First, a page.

W. Robert Taylor MD, PhD

Biography

W. Robert Taylor MD, Ph.D.

Email: w.robert.taylor@emory.edu

The overall goal of the laboratory is study how various humoral and mechanical factors modulate vascular inflammatory responses as they pertain to the development of atherosclerosis, angiogenesis and hypertensive vascular disease. Specifically, we study the effects of angiotensin II, advanced glycation end products and wall strain on these processes. The specific projects underway include:

1) The Role of Angiotensin II in the Pathogenesis of atherosclerosis. In this project we are focusing on the contribution of oxidative stress as a signaling mechanism in atherogenesis. We are also exploring the functional contributions of specific candidate genes.

2) Mechanical Strain and Vascular Inflammation. We have previously shown that when cyclic strain is applied to vascular smooth muscle cells, it induces the production of reactive oxygen species and an upregulation of proinflammatory genes. We are currently studying the effects of cell phenotype on this response. In addition, we are interested in the mechanical properties of vascular cells of different phenotypes.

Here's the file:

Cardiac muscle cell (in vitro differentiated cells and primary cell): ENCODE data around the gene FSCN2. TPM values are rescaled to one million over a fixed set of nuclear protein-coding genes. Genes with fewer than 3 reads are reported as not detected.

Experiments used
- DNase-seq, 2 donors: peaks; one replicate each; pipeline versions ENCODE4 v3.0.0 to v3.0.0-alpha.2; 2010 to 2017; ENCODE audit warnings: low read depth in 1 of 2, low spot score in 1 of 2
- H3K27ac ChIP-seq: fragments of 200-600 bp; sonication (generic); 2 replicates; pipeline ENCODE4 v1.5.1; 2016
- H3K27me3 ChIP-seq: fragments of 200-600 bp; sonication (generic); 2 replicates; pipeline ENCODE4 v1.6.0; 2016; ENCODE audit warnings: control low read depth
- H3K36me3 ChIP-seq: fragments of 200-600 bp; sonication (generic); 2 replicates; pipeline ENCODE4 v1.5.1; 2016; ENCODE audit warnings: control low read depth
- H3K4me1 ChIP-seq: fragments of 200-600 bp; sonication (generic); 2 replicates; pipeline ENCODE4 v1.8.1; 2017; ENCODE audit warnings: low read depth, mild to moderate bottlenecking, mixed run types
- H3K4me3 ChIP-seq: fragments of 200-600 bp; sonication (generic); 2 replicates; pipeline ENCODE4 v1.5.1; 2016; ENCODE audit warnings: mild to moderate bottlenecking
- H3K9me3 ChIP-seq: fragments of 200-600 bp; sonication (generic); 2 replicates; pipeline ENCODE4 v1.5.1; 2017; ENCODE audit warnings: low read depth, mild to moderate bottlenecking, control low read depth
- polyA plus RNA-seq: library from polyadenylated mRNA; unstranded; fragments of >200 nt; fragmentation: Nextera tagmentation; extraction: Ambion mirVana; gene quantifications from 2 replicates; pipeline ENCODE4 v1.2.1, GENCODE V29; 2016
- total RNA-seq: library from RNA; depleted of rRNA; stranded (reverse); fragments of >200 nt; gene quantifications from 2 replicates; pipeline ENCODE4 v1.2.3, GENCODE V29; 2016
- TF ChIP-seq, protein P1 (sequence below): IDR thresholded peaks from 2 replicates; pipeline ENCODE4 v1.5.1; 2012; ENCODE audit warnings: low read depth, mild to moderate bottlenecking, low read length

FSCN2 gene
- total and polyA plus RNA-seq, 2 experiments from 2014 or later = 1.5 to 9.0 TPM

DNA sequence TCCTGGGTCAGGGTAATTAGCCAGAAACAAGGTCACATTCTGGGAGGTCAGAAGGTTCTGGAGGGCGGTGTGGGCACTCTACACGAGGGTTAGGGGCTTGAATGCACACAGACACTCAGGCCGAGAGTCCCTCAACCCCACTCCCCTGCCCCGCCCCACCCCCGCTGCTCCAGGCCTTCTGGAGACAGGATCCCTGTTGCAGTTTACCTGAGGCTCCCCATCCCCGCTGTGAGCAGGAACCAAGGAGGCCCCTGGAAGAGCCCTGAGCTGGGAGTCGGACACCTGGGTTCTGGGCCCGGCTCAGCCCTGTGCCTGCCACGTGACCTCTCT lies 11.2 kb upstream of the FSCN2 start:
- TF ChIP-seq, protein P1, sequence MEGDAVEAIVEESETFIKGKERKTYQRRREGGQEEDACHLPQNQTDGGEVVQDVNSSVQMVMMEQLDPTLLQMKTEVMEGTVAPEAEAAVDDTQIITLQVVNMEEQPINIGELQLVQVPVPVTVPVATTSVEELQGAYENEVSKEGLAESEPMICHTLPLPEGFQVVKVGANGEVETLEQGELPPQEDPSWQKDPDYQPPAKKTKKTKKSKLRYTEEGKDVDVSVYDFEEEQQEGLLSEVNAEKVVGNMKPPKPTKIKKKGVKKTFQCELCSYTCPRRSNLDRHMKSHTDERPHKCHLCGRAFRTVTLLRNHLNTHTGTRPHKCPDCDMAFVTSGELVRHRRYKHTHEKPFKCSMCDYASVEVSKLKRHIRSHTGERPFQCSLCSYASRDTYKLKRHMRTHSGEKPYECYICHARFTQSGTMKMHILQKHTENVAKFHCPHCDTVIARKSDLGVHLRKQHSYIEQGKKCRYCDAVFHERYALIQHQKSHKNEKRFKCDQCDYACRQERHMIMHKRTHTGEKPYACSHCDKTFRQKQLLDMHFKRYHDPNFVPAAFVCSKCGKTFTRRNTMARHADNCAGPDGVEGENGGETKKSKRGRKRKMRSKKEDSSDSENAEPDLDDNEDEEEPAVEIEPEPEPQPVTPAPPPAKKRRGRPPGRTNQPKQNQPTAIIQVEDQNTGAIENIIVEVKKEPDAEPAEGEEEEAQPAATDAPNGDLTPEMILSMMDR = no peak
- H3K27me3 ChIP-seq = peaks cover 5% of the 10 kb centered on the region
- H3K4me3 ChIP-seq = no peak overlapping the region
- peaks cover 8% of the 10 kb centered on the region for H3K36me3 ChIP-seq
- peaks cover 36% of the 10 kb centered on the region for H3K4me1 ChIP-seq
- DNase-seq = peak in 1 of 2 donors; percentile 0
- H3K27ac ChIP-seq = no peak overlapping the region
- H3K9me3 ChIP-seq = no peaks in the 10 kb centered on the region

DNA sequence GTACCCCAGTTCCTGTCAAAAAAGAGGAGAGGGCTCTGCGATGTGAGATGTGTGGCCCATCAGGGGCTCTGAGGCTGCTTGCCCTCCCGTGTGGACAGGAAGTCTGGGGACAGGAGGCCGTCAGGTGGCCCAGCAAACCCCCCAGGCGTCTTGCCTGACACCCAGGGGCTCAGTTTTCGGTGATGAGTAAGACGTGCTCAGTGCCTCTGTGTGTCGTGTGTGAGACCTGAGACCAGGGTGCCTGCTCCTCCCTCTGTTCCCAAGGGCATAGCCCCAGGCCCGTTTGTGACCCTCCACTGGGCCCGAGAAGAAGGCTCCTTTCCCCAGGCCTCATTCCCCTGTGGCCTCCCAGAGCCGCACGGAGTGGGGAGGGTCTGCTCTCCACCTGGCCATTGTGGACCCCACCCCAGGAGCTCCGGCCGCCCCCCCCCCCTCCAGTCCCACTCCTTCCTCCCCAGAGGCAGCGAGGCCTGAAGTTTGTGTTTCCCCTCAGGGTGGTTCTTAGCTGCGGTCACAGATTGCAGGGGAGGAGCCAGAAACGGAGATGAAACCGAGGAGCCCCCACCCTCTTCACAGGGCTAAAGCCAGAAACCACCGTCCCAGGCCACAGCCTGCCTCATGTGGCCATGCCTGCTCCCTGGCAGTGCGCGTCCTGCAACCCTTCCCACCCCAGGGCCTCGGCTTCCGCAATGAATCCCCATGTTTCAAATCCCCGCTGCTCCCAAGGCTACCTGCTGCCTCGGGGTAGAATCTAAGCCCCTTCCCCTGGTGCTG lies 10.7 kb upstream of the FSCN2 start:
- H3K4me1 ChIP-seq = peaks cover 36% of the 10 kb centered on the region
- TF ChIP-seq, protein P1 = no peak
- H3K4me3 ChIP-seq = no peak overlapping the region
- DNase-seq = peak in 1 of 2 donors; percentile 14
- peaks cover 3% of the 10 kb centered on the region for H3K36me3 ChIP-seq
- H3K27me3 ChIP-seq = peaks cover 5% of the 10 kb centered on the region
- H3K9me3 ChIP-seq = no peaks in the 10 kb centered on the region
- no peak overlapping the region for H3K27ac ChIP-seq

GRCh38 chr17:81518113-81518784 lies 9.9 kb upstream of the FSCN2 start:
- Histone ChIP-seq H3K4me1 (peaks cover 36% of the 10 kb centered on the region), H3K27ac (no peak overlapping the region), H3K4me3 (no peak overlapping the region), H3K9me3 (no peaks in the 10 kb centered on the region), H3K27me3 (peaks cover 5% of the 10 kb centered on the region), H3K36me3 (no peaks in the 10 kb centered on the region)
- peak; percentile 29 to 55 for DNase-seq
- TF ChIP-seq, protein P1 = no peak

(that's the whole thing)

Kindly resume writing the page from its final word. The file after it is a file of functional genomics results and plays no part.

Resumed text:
3) Mechanisms of Angiogenesis. Angiogenesis is a complex process involving the growth and arterialization of new blood vessels. We are currently using several animal models to define the roles of osteopontin (an extracellular matrix protein) and angiotensin II in this process.

4) Advanced Glycation Endproducts (AGEs) and Vascular Inflammation. AGEs are produced after extended periods of hyperglycemia (high blood sugar). We have shown that AGE?s cause a proinflammatory response in the vessel wall. We are currently looking the mechanisms of this response and the role of a specific receptor (RAGE) for AGE?s.

5) Endothelial Progenitor Cells and Vascular Disease. In this project we are developing new methodologies to isolate and culture human endothelial progenitor cells from the peripheral circulation. These efforts are being coordinated with several clinical trials now underway at Emory. In addition, we are integrating these studies with animal models of vascular disease to further explore the role of circulating endothelial progenitor cells in vascular repair and inflammation.